An official survey identified 550 level crossings prone to accidents. This despite the fact that the signal process at the gates is quite methodical, with multiple steps taken to prevent any safety hazard. If the gate-keeper does not shut the gate to stop road traffic from crossing the tracks, the man responsible for signalling with a flag should not issue his signal. If the signal man also makes a mistake, the levers that change the signal should not move so long as the gate is open. If, somehow, the wrong signal is issued, a special key used for locking and unlocking the gate can be used as a switch to issue a warning. In spite of this elaborate system, accidents keep happening on level-crossings due to the sheer negligence of the staff involved.
In recent months, several incidents involving the derailment of trains have also occurred, indicating that signal systems and drivers are not the only causes behind the increasing number of accidents, and that various other mechanical issues have also played an important role. On September 16, 2018, nine bogies of the Peshawar-bound Khushal Khan Khattak Express, from Karachi, derailed near Attock, injuring 20 passengers. On September 27, 2018, another Peshawar-bound train derailed, in which 11 bogies overturned in Sehwan, Sindh. On June 9, 2019, 23 wagons of a Karachi-bound freight train derailed at Sukkur. Insiders say that these accidents happen owing to poor maintenance of the track and wheels of locomotives. Maintenance work needs to be carried out on the wheels of trains after each journey, but the staff at the workshops does not always do the needful.
Poor maintenance of railway tracks is one of the reasons behind the frequent derailment of wagons in recent months. Insiders say that another reason is the inadequate packing of rail tracks; the maintenance workers do not insert all the bolts to tighten the wooden packing. When trains run on these loosely-packed tracks, the joints open easily and the wheels of the train get derailed. Another issue is that points are not properly aligned where a train has to switch from on track to another.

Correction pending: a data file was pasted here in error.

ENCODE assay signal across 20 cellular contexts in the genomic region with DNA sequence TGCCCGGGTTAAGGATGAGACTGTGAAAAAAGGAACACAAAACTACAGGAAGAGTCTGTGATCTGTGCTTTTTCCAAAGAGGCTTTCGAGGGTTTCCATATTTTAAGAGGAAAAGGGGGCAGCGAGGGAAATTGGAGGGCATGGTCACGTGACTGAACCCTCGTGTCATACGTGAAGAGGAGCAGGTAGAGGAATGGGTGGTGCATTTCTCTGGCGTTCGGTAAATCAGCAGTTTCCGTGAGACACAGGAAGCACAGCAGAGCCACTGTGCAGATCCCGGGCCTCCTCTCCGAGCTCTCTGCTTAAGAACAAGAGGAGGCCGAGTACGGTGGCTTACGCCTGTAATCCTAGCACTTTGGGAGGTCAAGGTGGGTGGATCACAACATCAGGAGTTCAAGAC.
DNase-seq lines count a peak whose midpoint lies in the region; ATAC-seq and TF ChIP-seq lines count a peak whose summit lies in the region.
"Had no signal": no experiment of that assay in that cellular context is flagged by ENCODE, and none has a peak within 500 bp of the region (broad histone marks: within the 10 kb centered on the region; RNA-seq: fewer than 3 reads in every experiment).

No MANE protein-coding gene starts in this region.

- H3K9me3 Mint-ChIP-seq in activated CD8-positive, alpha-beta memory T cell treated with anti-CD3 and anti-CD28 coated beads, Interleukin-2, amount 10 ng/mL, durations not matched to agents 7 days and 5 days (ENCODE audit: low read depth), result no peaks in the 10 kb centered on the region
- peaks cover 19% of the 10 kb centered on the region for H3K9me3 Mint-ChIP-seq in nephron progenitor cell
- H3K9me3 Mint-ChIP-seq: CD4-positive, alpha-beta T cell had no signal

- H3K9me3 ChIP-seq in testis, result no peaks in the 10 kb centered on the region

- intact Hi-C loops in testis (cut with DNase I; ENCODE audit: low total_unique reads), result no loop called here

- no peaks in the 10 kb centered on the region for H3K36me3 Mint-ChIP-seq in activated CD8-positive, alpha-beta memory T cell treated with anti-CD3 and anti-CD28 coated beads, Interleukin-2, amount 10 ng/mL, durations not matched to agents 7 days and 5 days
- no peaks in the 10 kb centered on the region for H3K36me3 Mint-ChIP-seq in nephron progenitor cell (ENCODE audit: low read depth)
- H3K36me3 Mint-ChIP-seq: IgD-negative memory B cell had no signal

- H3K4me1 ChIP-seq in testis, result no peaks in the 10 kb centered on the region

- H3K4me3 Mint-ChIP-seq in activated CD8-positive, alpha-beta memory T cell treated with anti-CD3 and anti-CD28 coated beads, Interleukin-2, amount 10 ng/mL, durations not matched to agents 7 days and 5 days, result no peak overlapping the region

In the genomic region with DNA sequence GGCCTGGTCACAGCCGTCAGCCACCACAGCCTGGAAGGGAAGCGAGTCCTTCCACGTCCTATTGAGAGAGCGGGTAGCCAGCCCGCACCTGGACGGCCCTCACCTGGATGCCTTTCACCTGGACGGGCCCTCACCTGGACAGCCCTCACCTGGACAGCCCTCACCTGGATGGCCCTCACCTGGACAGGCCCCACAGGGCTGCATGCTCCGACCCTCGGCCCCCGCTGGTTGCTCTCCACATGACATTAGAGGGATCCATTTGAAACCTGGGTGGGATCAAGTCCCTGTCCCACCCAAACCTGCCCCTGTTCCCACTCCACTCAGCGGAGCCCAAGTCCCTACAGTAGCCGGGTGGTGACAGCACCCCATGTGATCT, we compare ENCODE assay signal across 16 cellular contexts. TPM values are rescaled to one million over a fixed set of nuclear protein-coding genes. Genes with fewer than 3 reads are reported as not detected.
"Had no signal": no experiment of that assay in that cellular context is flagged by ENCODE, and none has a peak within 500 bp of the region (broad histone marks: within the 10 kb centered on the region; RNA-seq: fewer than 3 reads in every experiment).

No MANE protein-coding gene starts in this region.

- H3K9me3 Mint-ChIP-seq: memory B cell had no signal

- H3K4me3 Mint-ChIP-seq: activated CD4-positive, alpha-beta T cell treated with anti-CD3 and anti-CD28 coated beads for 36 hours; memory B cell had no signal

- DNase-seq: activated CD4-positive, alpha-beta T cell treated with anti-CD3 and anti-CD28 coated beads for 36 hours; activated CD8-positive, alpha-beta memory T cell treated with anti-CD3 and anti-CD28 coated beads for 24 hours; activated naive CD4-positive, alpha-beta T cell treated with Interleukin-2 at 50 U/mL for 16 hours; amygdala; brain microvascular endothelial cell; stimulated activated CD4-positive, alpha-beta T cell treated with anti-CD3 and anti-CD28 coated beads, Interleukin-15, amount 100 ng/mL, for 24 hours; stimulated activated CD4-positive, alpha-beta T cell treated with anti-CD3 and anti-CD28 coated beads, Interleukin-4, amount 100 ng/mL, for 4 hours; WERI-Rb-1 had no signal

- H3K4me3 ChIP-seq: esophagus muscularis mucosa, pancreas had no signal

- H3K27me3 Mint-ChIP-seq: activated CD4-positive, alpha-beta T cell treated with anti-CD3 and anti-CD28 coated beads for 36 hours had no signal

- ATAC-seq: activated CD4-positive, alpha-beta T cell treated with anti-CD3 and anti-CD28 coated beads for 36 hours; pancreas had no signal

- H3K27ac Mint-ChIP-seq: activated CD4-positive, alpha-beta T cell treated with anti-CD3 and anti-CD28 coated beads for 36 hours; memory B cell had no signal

The railway authorities are aware of the reasons behind train accidents, as well as the measures required to prevent these. But there is the lack of will to fix the problems on a long-term basis. The physical assets of Pakistan Railways have deteriorated due to their age. Railway infrastructure, including rail lines, signal systems, workshops, as well as its rolling stocks – including engines and wagons – are in bad shape. This has constrained its operational efficiency; trains run with extensive speed restrictions and lack proper facilities, as do the railway stations and engine workshops.
Above all, Pakistan Railways’ employees are mostly hired on the basis of political allegiance (sifarish), or if they have offered bribes. They are poorly trained and lack the capacity to run an efficient system. Corruption is widespread in procurement and maintenance and the system of reward and punishment is absent.
On the other hand, railway workers continue to grumble about their cramped, crumbling offices, their meagre salary and grades that have remained unchanged over the years. A common complaint is they are overworked and underpaid. Stationmasters complain that if they have to go out in the field to fix something, they have to pay travel costs from their own pockets and sleep on platforms. They are supposed to be on duty 24 hours a day, even though they do not get paid additionally for working extra hours.
Given the prevailing situation, one can safely say that the safety of trains cannot be ensured in the near future. Pakistan Railways should, on principle, not run passenger trains at all, until the entire system is restructured and upgraded to meet the safety standards. There is need for a complete overhaul, not partial reforms.
However, no government comes clean on this as it will cause inconvenience to the millions of people who travel on trains. Instead, the PTI government has taken the populist approach and started operating 38 new trains. Khawaja Saad Rafique, the former railways minister, is right when he says that the railways cannot take the burden of additional trains started by the PTI government. In response, Sheikh Rasheed said that it was a public service to run more trains and that the safety would improve after two to three years, when new investments in the system would be made.
Prime Minister Imran Khan too blames “ageing, poorly maintained rail infrastructure, that has fallen into disrepair due to chronic underinvestment and poor maintenance”. He has asked the railways minister to take emergency steps to offset decades of neglect and to ensure safety standards, but such words have been spoken quite often by the rulers. It’s time actions spoke louder than words.